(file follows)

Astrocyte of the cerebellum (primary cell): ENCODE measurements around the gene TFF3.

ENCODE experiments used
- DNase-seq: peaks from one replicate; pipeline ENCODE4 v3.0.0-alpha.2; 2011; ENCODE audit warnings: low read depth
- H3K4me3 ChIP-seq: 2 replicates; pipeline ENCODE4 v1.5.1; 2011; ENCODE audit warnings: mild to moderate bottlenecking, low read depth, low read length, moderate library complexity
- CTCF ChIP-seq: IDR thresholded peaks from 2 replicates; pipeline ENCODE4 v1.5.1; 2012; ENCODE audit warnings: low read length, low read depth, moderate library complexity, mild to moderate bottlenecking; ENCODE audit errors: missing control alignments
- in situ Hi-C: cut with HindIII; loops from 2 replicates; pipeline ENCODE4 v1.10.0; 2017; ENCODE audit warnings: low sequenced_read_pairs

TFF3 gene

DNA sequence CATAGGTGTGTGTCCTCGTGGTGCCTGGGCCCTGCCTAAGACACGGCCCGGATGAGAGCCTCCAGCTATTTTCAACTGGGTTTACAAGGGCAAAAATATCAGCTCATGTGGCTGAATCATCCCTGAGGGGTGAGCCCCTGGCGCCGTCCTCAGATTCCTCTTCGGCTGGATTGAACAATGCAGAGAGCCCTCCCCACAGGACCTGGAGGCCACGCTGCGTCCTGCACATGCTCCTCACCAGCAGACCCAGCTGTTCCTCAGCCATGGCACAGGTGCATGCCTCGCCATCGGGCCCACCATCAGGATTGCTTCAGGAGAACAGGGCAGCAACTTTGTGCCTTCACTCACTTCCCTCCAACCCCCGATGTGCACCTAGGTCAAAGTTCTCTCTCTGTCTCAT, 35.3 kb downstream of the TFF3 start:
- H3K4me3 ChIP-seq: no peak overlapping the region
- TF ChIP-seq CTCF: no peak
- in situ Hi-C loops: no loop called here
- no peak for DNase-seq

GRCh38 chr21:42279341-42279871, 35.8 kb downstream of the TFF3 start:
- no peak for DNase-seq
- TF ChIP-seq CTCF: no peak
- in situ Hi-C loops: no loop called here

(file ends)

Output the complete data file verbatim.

Astrocyte of the cerebellum (primary cell): ENCODE measurements around the gene TFF3.

ENCODE experiments used
- DNase-seq: peaks from one replicate; pipeline ENCODE4 v3.0.0-alpha.2; 2011; ENCODE audit warnings: low read depth
- H3K4me3 ChIP-seq: 2 replicates; pipeline ENCODE4 v1.5.1; 2011; ENCODE audit warnings: mild to moderate bottlenecking, low read depth, low read length, moderate library complexity
- CTCF ChIP-seq: IDR thresholded peaks from 2 replicates; pipeline ENCODE4 v1.5.1; 2012; ENCODE audit warnings: low read length, low read depth, moderate library complexity, mild to moderate bottlenecking; ENCODE audit errors: missing control alignments
- in situ Hi-C: cut with HindIII; loops from 2 replicates; pipeline ENCODE4 v1.10.0; 2017; ENCODE audit warnings: low sequenced_read_pairs

TFF3 gene

DNA sequence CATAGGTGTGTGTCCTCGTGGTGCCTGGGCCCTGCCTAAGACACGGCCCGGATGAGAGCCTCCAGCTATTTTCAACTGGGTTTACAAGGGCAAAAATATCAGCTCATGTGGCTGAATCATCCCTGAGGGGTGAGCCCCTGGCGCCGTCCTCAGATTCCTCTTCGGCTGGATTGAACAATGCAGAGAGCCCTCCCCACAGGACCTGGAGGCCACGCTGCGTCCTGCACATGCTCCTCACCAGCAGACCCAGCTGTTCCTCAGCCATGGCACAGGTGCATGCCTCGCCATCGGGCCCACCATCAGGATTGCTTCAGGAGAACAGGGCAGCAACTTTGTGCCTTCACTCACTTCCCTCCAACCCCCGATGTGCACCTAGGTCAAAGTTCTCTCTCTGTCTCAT, 35.3 kb downstream of the TFF3 start:
- H3K4me3 ChIP-seq: no peak overlapping the region
- TF ChIP-seq CTCF: no peak
- in situ Hi-C loops: no loop called here
- no peak for DNase-seq

GRCh38 chr21:42279341-42279871, 35.8 kb downstream of the TFF3 start:
- no peak for DNase-seq
- TF ChIP-seq CTCF: no peak
- in situ Hi-C loops: no loop called here